At the intersection of Sammy Davis Jr., Frank Sinatra and Dean Martin drives sits Wayne Littlejohn’s latest creation, “Spin Baby,” dedicated to the members of the Rat Pack. The 15-foot-tall stainless steel and bronze microphone enveloped in a plume of spiraling smoke greets passing drivers, reminding them of an older Vegas—that of unfiltered cigarette-scented lounges and tipped fedoras.
A few miles south, in an open field at Siegfried and Roy Park, near McCarran International Airport, stands the 26-foot-tall older brother “Dream Machine.” The towering abstraction—a Fibonacci spiral sprouting, mushroom-like, from the earth—nods to Vegas’ atomic legacy. To Littlejohn, the Las Vegas landscape has become a metaphorical canvas, as he mimics the endless movement of the city in his public installations.
Born in Winnipeg, Canada, Littlejohn first came to Las Vegas in 1994 to join UNLV’s graduate art program. It was only supposed to be a brief stint, but he has since made the city his home, expanding his artistic footprint through his work and students at UNLV and now, CSN, where he teaches fine art.
Littlejohn says that beyond sculpting, he has always dabbled in drawing, but he ultimately felt confined by the limitations of trying to create the illusion of space within a two-dimensional plane. He longed for the freedom of playing with physical space.
“The sense of movement has always been big in my work,” he says. “I want to knock the corners off a rectangle, and make it a circular type of motion.”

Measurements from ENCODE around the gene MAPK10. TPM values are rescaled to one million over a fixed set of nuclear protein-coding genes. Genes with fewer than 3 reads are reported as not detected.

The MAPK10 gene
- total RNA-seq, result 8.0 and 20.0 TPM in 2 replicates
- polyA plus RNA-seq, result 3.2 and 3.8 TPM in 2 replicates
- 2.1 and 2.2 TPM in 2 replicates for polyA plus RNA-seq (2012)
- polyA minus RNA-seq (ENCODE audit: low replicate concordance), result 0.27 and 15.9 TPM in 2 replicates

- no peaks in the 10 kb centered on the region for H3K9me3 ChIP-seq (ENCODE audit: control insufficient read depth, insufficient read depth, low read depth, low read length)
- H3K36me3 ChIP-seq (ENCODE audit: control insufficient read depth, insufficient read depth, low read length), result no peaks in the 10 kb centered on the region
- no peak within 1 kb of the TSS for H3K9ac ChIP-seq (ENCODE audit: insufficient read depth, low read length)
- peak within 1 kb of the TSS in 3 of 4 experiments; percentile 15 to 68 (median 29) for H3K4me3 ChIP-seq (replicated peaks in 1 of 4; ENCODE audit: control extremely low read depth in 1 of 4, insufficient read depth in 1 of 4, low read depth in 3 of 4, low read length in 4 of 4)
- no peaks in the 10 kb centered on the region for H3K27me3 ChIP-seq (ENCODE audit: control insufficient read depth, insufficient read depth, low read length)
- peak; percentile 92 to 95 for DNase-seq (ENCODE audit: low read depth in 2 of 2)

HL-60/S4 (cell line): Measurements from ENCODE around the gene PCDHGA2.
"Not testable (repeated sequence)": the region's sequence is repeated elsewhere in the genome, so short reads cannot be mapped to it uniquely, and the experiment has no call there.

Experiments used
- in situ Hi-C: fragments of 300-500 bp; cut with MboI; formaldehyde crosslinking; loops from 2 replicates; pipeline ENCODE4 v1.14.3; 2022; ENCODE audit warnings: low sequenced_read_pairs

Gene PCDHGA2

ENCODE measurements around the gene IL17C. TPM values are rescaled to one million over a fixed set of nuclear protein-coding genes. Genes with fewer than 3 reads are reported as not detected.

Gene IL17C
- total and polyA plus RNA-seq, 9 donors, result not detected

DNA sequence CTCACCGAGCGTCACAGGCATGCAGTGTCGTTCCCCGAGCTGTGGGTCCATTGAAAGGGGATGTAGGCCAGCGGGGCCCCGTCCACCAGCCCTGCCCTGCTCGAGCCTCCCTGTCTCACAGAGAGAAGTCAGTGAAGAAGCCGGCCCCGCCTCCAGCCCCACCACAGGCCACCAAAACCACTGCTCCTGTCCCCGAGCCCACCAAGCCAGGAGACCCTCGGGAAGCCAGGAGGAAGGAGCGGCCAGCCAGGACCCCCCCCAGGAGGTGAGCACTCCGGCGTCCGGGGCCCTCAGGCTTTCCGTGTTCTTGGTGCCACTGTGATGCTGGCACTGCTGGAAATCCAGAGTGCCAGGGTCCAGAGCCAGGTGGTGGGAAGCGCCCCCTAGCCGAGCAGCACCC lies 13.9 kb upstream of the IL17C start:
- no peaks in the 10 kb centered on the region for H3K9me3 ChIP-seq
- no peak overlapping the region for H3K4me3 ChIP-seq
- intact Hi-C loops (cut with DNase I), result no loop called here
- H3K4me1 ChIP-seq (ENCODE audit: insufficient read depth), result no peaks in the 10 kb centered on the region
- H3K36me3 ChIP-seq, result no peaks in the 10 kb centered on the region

Littlejohn says he’s also influenced by the ancient Greeks’ Contrapposto stance in sculptures. The term refers to a standing human figure carrying its weight on one leg, giving off an asymmetrical, twisted form.
“It’s almost like they’re about to start moving, or transition from one movement to another,” he says.
Another signature in Littlejohn’s work is the concept of levitating mass, and how light moves through it. Despite the prevailing stereotype that creative people are averse to science and mathematics, he believes artists have more aptitude for those subjects than they realize. Still, he considers himself more an alchemist than a chemist.
Public art installations like Littlejohn’s are crucial to the heritage of the city, he says, as they not only capture the defining characteristics and spirit of the community but also makes art more accessible to those who might not visit an art museum or gallery. “It reaches people in a more effective way because it’s part of the landscape,” he says.
Right now, Littlejohn is working on a piece for the City of Las Vegas, tentatively called “Atomic Tumbleweed,” which is currently being cast in stainless steel at a Colorado facility. The spherical sculpture is expected to be installed in the Arts District this spring.
Though he says he always felt drawn to public art, Littlejohn never imagined he would someday be selected by both the City and Clark County to create pieces. “It came as a surprise to me,” he says, adding that officials from both municipalities have been “awesome to work with.”
Still, the Valley has a long way to go in carving an identity for itself as a arts hub, he says. “It’s always been a struggle between the Strip and the arts community,” he says. “Bringing art to the community has always ebbed and flowed, and I still think we are very young. We need more cultural institutions that are free-standing, like an art museum or a real museum of art and history. The potential is really there. We just need to get it going.”